Posttranslational Processes Generate Neoepitopes
Human proteins are translated from mRNA into polypeptides composed of 20 standard amino acids. Several of these standard amino acids can be posttranslationally modified by enzymatic processes, many of which are part of normal physiology, or can be altered through spontaneous (nonenzymatic) biochemical reactions (9). Far more than half of all self-proteins (as many as 90%) bear one or more posttranslational modification (PTM) (9). These modifications lead to more than 140 unique amino acid structures that in some cases are essential for their biological functions and may be required to establish immune tolerance during positive and negative selection and in the periphery. In some cases, PTMs occur through abnormal processes that can alter protein function or recognition by the immune system. Tissue-specific PTMs that arise as a consequence of inflammation or reactive oxygen species (ROS) are unlikely to be well represented in the thymus, bone marrow, or healthy tissue (9). Consequently, PTM represents a likely means of undermining self-tolerance. However, due to a lack of data regarding modified amino acids, available algorithms that predict peptide/protein binding to immune receptors (HLA, T-cell receptor, or B-cell receptor) are not ideally suited to assess the impact of PTMs. Furthermore, peptides with specific PTM residues cannot be readily synthesized in some cases. Therefore, ongoing studies will be necessary to identify the characteristics of neoantigens in disease-relevant tissue, to elucidate the mechanisms of their development, and to assess their recognition by immune cells.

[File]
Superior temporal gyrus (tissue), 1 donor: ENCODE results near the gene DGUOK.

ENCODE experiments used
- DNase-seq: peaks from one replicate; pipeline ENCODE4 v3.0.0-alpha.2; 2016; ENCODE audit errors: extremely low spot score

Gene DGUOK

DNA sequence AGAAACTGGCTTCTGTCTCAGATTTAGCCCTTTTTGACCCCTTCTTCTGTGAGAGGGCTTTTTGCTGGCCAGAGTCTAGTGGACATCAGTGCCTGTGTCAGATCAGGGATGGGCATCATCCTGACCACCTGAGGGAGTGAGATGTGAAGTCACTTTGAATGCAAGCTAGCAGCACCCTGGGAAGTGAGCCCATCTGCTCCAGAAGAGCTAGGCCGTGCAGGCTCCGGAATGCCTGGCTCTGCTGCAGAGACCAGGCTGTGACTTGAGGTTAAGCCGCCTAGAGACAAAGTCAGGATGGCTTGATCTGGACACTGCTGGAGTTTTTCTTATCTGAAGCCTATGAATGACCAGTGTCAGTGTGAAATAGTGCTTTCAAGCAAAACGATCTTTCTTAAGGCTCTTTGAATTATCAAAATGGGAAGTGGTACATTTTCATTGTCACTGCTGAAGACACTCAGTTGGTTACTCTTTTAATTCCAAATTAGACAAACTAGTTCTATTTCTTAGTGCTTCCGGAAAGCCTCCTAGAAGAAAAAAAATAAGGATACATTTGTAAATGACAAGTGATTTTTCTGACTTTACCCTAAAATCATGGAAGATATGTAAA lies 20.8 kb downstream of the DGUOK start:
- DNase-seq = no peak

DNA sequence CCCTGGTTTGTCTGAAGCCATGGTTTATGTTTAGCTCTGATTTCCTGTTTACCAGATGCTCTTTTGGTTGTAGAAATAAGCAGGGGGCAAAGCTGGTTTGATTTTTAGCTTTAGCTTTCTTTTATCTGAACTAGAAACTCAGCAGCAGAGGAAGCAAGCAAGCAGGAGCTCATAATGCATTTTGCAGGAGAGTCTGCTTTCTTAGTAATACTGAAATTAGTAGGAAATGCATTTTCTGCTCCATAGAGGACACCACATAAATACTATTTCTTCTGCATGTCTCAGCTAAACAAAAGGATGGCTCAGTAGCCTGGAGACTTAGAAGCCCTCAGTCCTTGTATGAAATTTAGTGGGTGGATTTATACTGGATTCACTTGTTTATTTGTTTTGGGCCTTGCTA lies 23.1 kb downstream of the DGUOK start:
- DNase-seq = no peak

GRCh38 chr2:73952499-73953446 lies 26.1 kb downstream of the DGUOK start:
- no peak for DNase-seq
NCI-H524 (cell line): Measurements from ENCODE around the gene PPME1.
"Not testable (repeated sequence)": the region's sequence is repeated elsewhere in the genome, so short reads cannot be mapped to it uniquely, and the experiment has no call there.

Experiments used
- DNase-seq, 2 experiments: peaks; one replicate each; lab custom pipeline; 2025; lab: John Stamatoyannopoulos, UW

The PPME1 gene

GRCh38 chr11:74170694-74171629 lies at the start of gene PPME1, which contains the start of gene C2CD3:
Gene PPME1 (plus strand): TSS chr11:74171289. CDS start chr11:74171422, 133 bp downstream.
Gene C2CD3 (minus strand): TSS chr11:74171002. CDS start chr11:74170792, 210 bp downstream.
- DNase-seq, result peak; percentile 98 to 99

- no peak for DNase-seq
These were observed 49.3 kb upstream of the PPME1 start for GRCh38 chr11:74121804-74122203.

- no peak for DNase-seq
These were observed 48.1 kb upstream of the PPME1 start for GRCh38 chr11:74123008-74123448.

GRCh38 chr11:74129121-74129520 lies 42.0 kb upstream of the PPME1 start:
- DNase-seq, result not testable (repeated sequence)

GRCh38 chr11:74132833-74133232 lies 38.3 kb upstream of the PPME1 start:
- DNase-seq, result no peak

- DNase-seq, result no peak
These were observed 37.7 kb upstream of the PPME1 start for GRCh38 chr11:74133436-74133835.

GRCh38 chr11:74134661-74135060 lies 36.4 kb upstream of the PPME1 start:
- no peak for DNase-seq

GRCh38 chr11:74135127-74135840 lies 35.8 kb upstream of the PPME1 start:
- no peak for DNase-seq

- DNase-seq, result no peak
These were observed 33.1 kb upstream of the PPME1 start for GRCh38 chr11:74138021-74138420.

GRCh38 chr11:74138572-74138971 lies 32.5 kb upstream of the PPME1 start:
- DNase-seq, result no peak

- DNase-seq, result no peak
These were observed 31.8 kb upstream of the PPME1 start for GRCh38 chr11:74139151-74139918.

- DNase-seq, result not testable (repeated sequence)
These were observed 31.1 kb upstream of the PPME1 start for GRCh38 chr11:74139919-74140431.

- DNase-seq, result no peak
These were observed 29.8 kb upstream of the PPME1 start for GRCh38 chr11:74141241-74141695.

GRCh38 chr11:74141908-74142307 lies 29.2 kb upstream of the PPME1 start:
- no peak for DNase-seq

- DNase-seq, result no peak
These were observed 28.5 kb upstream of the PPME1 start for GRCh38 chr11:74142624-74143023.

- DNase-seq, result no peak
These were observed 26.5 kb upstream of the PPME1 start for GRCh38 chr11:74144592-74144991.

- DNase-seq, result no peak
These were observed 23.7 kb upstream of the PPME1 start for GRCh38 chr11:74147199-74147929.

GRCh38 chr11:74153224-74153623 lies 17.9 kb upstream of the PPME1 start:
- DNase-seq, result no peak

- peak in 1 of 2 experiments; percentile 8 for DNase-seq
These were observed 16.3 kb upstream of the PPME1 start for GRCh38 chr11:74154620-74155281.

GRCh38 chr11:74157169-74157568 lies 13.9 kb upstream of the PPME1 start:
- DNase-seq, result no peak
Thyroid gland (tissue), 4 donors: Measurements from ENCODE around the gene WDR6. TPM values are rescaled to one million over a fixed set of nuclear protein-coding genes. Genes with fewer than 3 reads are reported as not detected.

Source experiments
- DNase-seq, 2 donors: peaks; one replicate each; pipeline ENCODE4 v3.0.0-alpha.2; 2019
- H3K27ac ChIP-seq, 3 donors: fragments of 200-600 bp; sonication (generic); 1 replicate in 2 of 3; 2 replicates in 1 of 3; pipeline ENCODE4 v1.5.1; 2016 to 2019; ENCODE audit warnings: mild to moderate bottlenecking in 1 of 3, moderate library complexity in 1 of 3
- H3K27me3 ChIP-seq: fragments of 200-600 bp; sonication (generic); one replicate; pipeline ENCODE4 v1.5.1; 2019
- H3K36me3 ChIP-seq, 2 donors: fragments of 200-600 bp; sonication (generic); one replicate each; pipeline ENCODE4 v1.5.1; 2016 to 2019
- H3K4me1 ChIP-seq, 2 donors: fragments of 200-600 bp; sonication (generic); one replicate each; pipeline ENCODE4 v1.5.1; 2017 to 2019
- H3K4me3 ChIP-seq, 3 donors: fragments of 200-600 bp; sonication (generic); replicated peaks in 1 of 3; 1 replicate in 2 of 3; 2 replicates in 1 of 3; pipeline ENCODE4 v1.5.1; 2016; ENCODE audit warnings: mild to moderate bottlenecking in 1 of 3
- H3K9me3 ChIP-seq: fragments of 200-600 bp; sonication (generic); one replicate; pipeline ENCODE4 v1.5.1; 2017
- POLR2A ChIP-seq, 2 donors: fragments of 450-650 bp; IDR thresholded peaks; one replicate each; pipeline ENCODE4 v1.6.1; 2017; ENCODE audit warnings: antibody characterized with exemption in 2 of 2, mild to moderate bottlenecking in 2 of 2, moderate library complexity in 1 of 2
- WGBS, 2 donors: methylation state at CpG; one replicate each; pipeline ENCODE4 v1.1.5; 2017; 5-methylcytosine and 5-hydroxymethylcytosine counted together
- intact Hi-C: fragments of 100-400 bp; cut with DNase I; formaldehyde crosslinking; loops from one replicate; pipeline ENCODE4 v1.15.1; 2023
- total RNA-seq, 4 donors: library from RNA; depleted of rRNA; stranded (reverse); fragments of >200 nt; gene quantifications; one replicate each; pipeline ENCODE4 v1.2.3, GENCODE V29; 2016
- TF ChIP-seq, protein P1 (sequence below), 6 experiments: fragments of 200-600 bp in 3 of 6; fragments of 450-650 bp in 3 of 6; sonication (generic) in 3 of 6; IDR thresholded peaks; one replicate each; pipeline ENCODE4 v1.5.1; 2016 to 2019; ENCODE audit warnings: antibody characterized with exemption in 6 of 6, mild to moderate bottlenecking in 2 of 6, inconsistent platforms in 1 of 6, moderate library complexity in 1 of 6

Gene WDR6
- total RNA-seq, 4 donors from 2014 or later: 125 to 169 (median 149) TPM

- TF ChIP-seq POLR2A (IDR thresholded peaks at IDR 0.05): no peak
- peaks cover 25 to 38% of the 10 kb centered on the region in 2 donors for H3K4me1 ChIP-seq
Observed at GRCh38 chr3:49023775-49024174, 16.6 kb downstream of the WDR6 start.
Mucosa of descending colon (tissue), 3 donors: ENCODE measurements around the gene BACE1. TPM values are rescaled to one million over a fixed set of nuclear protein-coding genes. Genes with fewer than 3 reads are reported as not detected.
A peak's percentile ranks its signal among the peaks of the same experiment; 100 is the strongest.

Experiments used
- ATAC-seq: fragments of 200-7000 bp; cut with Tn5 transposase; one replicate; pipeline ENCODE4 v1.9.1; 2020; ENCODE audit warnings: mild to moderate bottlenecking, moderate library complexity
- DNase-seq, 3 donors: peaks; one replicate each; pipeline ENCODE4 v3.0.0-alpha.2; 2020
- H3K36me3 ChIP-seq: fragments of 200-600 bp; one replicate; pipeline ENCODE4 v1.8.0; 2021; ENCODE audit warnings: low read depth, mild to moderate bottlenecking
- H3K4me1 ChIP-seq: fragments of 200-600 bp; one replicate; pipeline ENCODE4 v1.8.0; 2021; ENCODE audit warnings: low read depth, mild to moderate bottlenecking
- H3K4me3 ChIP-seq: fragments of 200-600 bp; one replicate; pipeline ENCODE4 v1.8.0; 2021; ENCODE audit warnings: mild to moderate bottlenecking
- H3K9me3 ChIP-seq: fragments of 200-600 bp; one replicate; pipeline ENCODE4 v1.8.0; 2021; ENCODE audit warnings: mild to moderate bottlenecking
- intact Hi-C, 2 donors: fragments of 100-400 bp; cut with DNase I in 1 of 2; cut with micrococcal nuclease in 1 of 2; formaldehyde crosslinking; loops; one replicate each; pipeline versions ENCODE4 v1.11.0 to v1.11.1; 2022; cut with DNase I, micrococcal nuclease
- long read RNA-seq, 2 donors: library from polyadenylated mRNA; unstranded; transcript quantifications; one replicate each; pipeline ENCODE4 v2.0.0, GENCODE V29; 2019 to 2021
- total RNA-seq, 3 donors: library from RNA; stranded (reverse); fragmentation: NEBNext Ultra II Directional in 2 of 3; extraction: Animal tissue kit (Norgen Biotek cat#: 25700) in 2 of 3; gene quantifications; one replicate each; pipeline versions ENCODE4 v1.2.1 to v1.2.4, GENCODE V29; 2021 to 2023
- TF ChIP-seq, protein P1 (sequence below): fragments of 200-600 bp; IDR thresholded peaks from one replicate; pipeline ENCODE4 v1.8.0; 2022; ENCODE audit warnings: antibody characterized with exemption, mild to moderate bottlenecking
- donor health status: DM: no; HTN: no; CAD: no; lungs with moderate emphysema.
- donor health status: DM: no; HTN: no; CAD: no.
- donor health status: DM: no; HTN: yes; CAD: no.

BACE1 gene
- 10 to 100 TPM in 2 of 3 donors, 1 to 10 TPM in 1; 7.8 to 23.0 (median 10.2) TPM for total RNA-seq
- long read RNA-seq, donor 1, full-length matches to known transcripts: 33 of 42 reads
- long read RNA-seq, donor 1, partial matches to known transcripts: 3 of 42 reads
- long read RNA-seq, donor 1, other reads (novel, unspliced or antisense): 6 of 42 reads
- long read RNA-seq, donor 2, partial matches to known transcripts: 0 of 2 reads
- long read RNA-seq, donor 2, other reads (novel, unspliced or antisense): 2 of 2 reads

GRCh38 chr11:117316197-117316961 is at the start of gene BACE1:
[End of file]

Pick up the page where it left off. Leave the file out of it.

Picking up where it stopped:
Enzymatic Posttranslational Processes
Enzymatic posttranslational processes that have been implicated in neoepitope generation include acetylation (10), citrullination (11), glycosylation (12), hydroxylation (13), methylation (either protein or DNA methylation) (14), phosphorylation (15), and transglutamination (16). Among these, citrullination and transglutamination are most clearly implicated as processes that generate neoantigens in human disease, but evidence suggests that others also play a role in neoepitope formation (Table 1).
Citrulline, which is among the most studied PTMs in the context of autoimmunity, is a diagnostic biomarker of rheumatoid arthritis (RA). Citrulline modification results from the deimination of arginine residues by peptidylarginine deiminase (PAD). The family of PAD enzymes is upregulated during inflammation and activated by influx of Ca2+ ions (17). Anticitrulline antibodies are among the earliest immune responses that are diagnostic of RA and often correlate with disease severity (18). We have recently documented the biological consequences of citrulline modifications and autoimmunity that arise from pancreatic β-cell proteins in the development of T1D (19). In particular, citrullinated GAD65 and glucose-regulated protein (GRP78) elicit antibody and T-cell responses in human T1D and in NOD diabetes, respectively (20,21). The latter study also observed a dramatic upregulation of PAD2 in the pancreatic islets of NOD mice.